By Kathy Gunst
A young man with a slightly wild beard, wearing a blue and black flannel shirt, makes his way through the crowd of partygoers. In his hand he carries a silver tray. “Would you care to try a French breakfast radish?” he asks the guests dressed in white pants and designer dresses. “They were picked just about an hour ago.”
I’m at a farm-to-table dinner on Martha’s Vineyard. It’s a gorgeous summer night, the sky streaked with shades of fluorescent pink and orange. Close to 50 people are gathered outside the weathered barn. Despite the mud and dirt in the barnyard, many of the women are wearing heels, while the men soil their Topsiders. These farm-loving friends have each paid $125 to attend this dinner.
The radishes come with no sauce or fancy sea salt. A diminutive woman standing next to me looks at the tray of radishes as if she’s falling in love. “Is that the most precious thing you’ve ever seen?” she says to no one in particular. “What an adorable little radish.” And with that she pops the little baby right into her mouth.
The Arab Spring was a revolution of the hungry Farm dinners like this have become popular across New England and around the country. The explosion of farm-to-table restaurants, CSAs, and community gardens are part and parcel of the same growing trend. And, according to the US Department of Agriculture, more than 8,000 farmers markets nationwide now offer fresh fruits and vegetables, a 500 percent increase from 1994. Whether you’re a chef or a home cook, the place to find your ingredients these days is on, or near, the farm.
That should be good news. People are becoming more aware of what they’re eating, where it was grown, who grew it, and in some cases, even growing it themselves. But this newfound infatuation with hyperlocal farm food does raise the question: Are we seeing a genuine change in the way Americans eat and get their food? Or is farm food a fad? In other words, is the “preciousness” of a single radish, or the sense of fulfillment that some get from buying $12-a-pound heirloom tomatoes sustainable?
Food today is exciting, even glamorous. Eve Turrow, 28, has just written “A Taste of Generation Yum,” a book examining millennials and their relationship to food. “Food is an overall obsession with my generation,” she explained in a recent phone call. “Our parents were identified by their music and drug of choice. Organic kale, pork belly, eating at Momofuku, and shopping at farmers markets. Those are our cultural identifiers.”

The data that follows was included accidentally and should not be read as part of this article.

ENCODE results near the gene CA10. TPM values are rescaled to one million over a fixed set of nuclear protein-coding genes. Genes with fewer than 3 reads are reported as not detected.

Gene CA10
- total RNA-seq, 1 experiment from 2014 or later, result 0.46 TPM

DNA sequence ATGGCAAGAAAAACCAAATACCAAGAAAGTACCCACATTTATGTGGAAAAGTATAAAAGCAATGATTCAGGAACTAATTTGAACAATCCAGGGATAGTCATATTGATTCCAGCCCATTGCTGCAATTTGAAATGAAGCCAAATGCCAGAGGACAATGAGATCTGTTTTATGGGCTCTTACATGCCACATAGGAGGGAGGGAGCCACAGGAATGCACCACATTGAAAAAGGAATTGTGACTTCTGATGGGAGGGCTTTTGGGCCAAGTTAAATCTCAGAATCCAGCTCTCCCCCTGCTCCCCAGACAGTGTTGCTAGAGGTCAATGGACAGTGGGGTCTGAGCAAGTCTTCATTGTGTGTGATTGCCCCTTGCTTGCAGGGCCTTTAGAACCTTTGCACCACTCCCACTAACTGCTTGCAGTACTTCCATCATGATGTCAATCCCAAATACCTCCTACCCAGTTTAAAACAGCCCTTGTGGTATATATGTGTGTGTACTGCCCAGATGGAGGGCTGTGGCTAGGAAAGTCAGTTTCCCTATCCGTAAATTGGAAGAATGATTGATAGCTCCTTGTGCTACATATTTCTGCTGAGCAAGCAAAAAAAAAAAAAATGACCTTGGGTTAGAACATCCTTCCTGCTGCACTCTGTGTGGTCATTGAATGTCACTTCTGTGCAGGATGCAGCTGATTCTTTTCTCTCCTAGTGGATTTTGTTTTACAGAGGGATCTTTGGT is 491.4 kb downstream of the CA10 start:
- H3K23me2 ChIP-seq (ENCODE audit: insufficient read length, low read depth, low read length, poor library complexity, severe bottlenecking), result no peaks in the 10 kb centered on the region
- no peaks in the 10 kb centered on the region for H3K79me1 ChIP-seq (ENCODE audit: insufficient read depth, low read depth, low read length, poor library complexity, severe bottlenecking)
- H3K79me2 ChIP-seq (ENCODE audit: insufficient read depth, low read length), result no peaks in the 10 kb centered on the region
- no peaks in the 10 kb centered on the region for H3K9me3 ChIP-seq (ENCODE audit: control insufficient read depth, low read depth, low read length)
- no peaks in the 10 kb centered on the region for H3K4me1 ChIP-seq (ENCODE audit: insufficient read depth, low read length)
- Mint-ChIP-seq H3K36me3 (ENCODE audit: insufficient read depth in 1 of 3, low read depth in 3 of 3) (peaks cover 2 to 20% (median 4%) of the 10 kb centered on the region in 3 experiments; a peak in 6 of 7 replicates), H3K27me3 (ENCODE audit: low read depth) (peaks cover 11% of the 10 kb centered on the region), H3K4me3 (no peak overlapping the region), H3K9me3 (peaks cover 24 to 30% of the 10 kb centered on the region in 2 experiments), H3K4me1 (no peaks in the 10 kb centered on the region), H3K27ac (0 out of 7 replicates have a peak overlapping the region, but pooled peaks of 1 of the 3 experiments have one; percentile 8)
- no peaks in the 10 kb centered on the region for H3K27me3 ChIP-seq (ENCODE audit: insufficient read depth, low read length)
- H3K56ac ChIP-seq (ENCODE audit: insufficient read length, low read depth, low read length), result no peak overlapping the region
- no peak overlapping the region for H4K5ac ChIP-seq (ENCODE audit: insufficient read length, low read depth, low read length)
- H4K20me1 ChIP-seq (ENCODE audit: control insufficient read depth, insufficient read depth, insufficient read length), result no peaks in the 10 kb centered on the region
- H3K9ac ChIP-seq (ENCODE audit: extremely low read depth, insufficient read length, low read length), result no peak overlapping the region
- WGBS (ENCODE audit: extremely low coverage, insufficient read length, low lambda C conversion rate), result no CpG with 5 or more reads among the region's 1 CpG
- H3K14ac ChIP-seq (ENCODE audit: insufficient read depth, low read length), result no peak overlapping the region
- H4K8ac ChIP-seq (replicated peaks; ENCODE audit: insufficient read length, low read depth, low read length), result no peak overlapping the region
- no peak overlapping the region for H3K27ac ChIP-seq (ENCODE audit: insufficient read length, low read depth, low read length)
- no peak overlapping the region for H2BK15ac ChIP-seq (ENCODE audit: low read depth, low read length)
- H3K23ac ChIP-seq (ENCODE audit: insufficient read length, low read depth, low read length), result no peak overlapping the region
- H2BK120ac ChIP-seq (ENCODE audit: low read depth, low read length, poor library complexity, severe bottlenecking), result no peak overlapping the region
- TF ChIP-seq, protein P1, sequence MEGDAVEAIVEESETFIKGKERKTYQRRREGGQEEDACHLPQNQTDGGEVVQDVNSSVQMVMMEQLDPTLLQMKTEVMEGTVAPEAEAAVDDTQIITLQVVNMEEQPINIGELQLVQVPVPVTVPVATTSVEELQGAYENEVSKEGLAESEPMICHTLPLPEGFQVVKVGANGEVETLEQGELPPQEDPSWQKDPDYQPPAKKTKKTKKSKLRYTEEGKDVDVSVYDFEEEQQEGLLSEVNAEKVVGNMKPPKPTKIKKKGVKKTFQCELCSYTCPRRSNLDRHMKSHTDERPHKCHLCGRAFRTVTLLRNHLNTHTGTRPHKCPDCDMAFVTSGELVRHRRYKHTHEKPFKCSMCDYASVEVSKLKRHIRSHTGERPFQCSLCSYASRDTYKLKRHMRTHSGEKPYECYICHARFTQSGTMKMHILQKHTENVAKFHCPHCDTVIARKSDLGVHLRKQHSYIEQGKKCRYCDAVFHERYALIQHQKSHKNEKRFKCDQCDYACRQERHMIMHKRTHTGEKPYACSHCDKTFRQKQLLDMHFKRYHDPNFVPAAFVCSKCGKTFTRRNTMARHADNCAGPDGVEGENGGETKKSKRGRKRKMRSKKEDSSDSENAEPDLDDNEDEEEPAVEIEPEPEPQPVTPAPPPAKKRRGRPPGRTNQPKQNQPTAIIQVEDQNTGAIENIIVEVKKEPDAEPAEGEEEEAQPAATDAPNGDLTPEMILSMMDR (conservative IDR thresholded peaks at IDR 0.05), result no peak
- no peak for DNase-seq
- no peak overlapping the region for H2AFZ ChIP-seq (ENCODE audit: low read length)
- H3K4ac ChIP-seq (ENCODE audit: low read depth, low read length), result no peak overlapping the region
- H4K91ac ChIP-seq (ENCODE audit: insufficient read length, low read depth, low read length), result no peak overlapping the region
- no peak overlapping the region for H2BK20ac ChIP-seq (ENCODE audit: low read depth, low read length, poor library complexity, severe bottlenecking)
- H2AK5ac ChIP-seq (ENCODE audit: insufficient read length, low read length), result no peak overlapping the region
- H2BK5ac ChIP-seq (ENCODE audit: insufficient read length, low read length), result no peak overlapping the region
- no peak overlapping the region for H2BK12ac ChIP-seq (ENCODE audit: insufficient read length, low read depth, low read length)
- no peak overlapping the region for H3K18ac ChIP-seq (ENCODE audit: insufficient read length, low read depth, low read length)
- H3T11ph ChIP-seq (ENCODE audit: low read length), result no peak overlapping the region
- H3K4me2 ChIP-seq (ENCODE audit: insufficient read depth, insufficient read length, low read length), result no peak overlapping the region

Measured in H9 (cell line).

Yet, amid this resurgence, it’s easy to forget that farm food was not always a luxury item but something fundamental to life. Many of our grandparents and great-grandparents farmed, canned, and planted Victory Gardens, because they had to grow their own food to survive and stretch thin household incomes. Before box stores and agribusiness, before Walmart and mega supermarkets, eating food from your own garden, or from the farmer down the road, was typical for many Americans.
At Tuckaway Farm in Lee, N.H., Chuck Cox, 71, checks on the Swiss chard growing between rows of heirloom tomatoes. Cox has been farming “pretty much my whole life.” His father was a pilot and a farmer, and today Cox runs the farm with the help of his son and daughter and their spouses.
Cox has seen a lot of changes in farming over the years. When he was studying agriculture at Cornell University many decades ago, he says, organic was a dirty word. He scratches his scruffy gray beard as he ponders the current enthusiasm for farm food. “I can’t find anything wrong with it,” Cox says. As we walk around the 200-plus acre farm, he tastes fat, ripe raspberries and golden cherry tomatoes. “People are wanting to know where their food comes from, and they are supporting us farmers. They’re putting their money where their mouth is.”
But does attending a $125-a-plate barn dinner qualify as learning more about what you eat? Just because you spend your hard-earned food dollars at a farmers market do you really understand how food is grown? Is this what Euell Gibbons or Scott and Helen Nearing had in mind when they wrote decades ago about a new way for Americans to eat?
Taking the optimist’s view, I’ve witnessed how kids’ eating habits improve when families spend less time and money at supermarkets and big box stores and instead pick their own fruit or buy organic vegetables from local farmers. But despite the popularity of shopping for food from local growers, this is still not a mainstream trend.
Small-scale farming is on the rise. According to the Maine Farmland Trust, there are more than 8,000 farms in Maine, the highest number in New England. Even more significant is that the number of farmers under the age of 35 in the state grew nearly 40 percent between 2007 and 2013.
“I grew an entire vegetable garden on a fire escape in Brooklyn!” Eve Turrow says. “Many of the thousands of millennials I interviewed [for my book] are interested in farming and growing their own food. They want to give up their suburban backgrounds and milk goats and grow potatoes and greens.” If the 20-somethings’ almost obsessive interest in growing vegetables and having the newest/coolest food on the block means a new generation of farmers and food entrepreneurs, then we need to take this food fashion seriously. We need to figure out creative ways for them to find financing and land to make that dream a reality.
That, however, requires we look at farm-raised food not as something precious and luxurious, but rather an essential part of life: fresh food grown by a farmer — not a corporation and hold the chemicals, thank you very much — that sustains us, and keeps us healthy. Let’s get rid of the silver tray and embrace the dirt.
Kathy Gunst is a James Beard-award winning journalist and the author of 14 cookbooks. Her most recent is “Notes from a Maine Kitchen.”